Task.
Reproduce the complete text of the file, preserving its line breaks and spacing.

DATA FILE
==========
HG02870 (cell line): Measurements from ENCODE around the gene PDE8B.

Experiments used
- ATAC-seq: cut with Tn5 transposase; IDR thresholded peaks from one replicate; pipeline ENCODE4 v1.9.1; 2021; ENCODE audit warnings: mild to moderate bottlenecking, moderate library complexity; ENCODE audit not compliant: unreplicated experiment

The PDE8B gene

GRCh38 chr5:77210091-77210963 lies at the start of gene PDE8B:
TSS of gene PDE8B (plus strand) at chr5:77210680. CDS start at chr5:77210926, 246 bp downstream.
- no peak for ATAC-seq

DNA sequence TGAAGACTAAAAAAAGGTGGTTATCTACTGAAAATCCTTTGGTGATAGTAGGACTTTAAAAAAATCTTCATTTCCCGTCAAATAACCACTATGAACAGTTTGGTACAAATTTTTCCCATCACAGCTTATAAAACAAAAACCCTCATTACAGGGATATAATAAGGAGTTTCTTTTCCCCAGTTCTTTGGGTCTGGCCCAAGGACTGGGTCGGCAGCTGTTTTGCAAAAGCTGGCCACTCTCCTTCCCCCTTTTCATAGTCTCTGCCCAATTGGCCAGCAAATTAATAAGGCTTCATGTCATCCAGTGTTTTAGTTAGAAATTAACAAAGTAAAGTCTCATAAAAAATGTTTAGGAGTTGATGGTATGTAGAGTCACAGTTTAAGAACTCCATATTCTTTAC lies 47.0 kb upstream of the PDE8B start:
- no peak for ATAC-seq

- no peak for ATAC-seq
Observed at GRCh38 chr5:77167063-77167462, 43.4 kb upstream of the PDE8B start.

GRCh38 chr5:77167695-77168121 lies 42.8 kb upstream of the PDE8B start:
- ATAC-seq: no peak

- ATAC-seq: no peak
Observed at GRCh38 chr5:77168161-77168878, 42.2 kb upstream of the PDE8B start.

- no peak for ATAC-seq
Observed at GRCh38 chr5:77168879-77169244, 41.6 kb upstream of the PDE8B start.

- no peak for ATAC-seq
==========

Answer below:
HG02870 (cell line): Measurements from ENCODE around the gene PDE8B.

Experiments used
- ATAC-seq: cut with Tn5 transposase; IDR thresholded peaks from one replicate; pipeline ENCODE4 v1.9.1; 2021; ENCODE audit warnings: mild to moderate bottlenecking, moderate library complexity; ENCODE audit not compliant: unreplicated experiment

The PDE8B gene

GRCh38 chr5:77210091-77210963 lies at the start of gene PDE8B:
TSS of gene PDE8B (plus strand) at chr5:77210680. CDS start at chr5:77210926, 246 bp downstream.
- no peak for ATAC-seq

DNA sequence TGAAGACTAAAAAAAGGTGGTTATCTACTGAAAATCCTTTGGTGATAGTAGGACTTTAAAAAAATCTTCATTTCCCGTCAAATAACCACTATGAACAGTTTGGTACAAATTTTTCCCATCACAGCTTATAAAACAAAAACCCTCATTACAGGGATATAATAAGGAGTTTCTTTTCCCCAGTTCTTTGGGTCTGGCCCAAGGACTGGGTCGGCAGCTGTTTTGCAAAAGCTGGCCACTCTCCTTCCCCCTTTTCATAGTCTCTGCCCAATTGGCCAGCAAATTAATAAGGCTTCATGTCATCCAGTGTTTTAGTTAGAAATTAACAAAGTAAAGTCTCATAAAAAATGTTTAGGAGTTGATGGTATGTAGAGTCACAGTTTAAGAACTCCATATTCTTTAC lies 47.0 kb upstream of the PDE8B start:
- no peak for ATAC-seq

- no peak for ATAC-seq
Observed at GRCh38 chr5:77167063-77167462, 43.4 kb upstream of the PDE8B start.

GRCh38 chr5:77167695-77168121 lies 42.8 kb upstream of the PDE8B start:
- ATAC-seq: no peak

- ATAC-seq: no peak
Observed at GRCh38 chr5:77168161-77168878, 42.2 kb upstream of the PDE8B start.

- no peak for ATAC-seq
Observed at GRCh38 chr5:77168879-77169244, 41.6 kb upstream of the PDE8B start.

- no peak for ATAC-seq